Michael E. Gerber: He talked, more like ranted, about many things including ego-driven authenticity. His honest and bold approach gave us a lot of insight into many things we didn’t want to hear – especially around what we were doing with our time, what we were learning and who we were learning from.
Jay Niblick: Jay had put us through a great self-awareness exercise to help us uncover our genius. Brilliantly simple and equally effective the core purpose of the exercise was to distinguish between our natural talents and non-talents and determine how critical they were in determining our success. The idea, contrary to popular belief, is to spend more time on mastering our natural talents instead of trying to improve our non-natural talents.
Dave Crenshaw: From separating different types of ‘tasking’ to understanding why we can’t do two different things at once that require conscious thought, Dave shared his insight into the myths, lies and the high costs of multitasking. He walked us through an invaluable exercise that helped define our two Most Valuable Activities and create the proper order of offloading.
Jim Kwik: Being an avid fan of human growth who has studied various learning methodologies I was already partial to Jim’s presentation on memory and retention going in. It was a great to see him illustrate how powerful the mind really is and how we can be more efficient and effective to get more things done by training our own internal computer. The reading strategies were most insightful for me especially the left hand trick – since I’m a terribly slow reader.
Les Hewitt: Les broke down the areas of focus that produced the greatest results for our businesses. Then we compared that to what was actually done our business and where most of our time in the business was being spent. The take-away was to use the 7-day focus plan going forward to track what was being done, the results that were being produced and modify as necessary.
MaryEllen Tribby: Workingmomsonly.com founder talked about direct response marketing. In fact it wasn’t just a talk. It was a complete marketing system from the ground-up, including a proven 10-step testing method, on how to channelize your marketing message for explosive profits.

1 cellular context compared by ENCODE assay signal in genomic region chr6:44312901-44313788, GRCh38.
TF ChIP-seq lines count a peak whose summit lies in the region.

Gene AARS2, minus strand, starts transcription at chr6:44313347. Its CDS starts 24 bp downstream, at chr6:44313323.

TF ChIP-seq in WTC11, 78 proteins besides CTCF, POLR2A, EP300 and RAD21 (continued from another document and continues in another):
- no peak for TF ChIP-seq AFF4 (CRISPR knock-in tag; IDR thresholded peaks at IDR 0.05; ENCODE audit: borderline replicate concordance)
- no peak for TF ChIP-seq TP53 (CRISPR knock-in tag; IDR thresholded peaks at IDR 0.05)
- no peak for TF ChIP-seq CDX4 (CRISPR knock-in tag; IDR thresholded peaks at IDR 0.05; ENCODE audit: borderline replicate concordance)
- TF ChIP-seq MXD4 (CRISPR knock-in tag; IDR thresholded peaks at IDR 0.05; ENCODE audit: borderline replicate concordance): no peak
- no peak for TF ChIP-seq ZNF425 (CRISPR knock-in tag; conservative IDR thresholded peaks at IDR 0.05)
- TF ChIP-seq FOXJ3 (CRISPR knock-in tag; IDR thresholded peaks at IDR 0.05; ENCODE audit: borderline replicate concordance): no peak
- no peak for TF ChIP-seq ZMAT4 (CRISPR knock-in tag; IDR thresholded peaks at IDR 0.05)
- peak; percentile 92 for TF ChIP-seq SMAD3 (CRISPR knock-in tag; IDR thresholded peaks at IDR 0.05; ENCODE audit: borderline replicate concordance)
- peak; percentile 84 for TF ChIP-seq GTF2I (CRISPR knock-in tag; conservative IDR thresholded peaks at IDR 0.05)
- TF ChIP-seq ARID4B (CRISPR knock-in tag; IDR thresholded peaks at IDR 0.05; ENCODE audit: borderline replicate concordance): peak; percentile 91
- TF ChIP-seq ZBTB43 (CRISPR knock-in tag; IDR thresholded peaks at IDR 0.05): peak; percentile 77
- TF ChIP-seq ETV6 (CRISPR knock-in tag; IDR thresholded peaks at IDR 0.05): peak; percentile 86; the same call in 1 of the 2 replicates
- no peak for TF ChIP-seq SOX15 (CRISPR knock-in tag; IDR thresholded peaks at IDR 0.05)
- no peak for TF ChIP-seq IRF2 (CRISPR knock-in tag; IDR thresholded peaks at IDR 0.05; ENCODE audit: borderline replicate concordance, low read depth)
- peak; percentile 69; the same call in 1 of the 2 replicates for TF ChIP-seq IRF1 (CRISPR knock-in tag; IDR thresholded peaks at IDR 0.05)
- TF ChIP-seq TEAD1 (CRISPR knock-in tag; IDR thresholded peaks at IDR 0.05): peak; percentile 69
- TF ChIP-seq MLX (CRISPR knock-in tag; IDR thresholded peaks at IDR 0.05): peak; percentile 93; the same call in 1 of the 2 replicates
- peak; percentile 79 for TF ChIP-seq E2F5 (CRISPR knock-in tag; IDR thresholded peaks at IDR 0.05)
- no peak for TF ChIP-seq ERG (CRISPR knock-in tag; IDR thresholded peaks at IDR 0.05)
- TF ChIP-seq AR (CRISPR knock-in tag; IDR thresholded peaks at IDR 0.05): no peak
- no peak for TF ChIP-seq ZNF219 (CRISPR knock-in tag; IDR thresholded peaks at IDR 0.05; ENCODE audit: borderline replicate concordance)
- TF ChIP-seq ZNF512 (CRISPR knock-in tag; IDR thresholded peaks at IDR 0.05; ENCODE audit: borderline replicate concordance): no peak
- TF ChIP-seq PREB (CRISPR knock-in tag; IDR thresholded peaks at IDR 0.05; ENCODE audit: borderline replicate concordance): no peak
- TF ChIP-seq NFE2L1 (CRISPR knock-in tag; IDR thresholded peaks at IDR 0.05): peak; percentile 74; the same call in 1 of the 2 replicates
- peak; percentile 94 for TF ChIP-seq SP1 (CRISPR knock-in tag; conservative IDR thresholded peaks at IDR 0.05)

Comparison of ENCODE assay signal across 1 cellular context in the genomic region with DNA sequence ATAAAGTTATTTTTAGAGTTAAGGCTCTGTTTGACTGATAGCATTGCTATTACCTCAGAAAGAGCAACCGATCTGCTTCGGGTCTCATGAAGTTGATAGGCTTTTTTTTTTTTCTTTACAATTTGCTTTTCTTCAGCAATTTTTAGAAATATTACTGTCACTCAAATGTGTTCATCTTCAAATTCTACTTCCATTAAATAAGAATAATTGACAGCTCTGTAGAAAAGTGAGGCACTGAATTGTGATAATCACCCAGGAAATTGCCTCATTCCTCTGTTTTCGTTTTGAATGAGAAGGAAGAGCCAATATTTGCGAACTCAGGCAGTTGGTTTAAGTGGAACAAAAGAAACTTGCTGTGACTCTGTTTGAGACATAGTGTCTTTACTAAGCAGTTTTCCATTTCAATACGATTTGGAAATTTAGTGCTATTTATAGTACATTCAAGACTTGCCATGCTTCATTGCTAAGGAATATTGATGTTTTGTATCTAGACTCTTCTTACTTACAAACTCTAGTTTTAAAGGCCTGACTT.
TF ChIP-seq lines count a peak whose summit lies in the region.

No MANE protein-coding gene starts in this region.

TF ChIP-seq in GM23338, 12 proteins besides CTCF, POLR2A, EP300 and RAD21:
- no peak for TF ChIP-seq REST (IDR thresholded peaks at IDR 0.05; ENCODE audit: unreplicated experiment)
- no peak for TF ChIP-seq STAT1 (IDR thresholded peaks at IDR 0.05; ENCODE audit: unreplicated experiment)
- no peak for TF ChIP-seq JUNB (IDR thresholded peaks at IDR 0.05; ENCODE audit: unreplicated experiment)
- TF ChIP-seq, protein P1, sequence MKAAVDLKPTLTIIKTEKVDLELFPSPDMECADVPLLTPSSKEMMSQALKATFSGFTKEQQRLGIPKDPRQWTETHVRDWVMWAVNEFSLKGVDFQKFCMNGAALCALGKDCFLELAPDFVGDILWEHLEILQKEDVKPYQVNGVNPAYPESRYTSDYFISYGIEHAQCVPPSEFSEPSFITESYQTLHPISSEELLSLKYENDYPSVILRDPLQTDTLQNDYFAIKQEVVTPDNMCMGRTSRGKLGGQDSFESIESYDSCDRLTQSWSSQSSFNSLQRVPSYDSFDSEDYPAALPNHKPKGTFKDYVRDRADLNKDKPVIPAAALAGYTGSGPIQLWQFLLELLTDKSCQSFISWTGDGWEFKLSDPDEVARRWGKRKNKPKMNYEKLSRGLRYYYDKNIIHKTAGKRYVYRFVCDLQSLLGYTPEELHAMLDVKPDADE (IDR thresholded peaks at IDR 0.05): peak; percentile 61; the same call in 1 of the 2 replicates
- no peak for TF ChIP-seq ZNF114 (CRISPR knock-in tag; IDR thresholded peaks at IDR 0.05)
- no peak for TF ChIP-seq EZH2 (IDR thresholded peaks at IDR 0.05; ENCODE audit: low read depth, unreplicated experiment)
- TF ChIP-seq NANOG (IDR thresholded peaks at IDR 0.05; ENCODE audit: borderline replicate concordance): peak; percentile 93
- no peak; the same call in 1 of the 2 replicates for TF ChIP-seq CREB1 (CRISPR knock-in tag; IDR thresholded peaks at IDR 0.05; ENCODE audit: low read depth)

Phillip McKernan: The premise behind Philip’s talk was how to build a business that serves you, instead of you serving it. He gave some great examples of where most people get stuck in their life and business and went through a unique exercise that compared our ‘wants’ to our ‘haves’. After doing the exercise, astonishingly enough the results were much different than I expected. What hit home the most was not focusing on the how so much. Thanks Phillip.
Greg Mooers: As a person who loves to systematize things, this was one of my favorite presentations. Greg’s energy, intensity and knowledge epitomized the theme of engagement. He coherently defined the four stages of experience we go through; listening, awakening, knowing, and chaos and detailed the complimentary characteristics of each stage. This helped me define my point A very systematically.
Matt Mullenweg: Founder of WordPress talked about how he founded the most popular blogging software platform. One of the insights was that he was truly doing something he loved to do. Even though he’s had offers of over nine figures to buy WordPress, he asked himself what he would do if he had all that money. His answer was, “I’d want to do the same thing I’m doing now.” Even though you may have to endure a job that is truly not fulfilling continue spending time on what you’re passionate about. There is a market for almost any type of niche – even yours.
Michael Drew: He modified his highly acclaimed pendulum presentation to focus on ten actions that we could use to build a civic conscience organization. The power in the ten actions was the scalability of the number of instances where they could be applied, not just in building an organization.
I would have to say that overall the event’s marketing message was congruent with content provided. There were over forty items I had put on my ‘light bulb list’ (listing of valuable things I took away) in the action guide. Above and beyond were all the extras included. From the healthy lunches to the cocktail parties and the numerous networking opportunities with the high-quality attendees, the value once again was under promised and over delivered.
Judging by the number of attendees, the economic climate, and the marketing message I am somewhat surprised that there were less than 300 attendees. I understand first-hand what it’s like to put on an event of this magnitude having done it a couple times before. Besides all the logistics the biggest challenge is staying true to the content being delivered, yet proactively encouraging people with all the benefits of attending without screaming the hype.
I am encouraged that the training industry is starting to change, one from hype to help, albeit ever so slowly. Even though I have a particular bias for Greg and Kourosh because of our working relationships and great friendships their team at SimpleWealth is breaking new ground. They are challenging the old paradigm of teaching and becoming true leaders setting precedence in delivering great content while providing world-class experiences. They have set the bar extremely high and have successfully delivered on what they promised once again. But is it enough to redefine an entire industry? Join the community and spread the word. Please share your thoughts and comments below.
For more information on upcoming SimpleWealth events check out their website.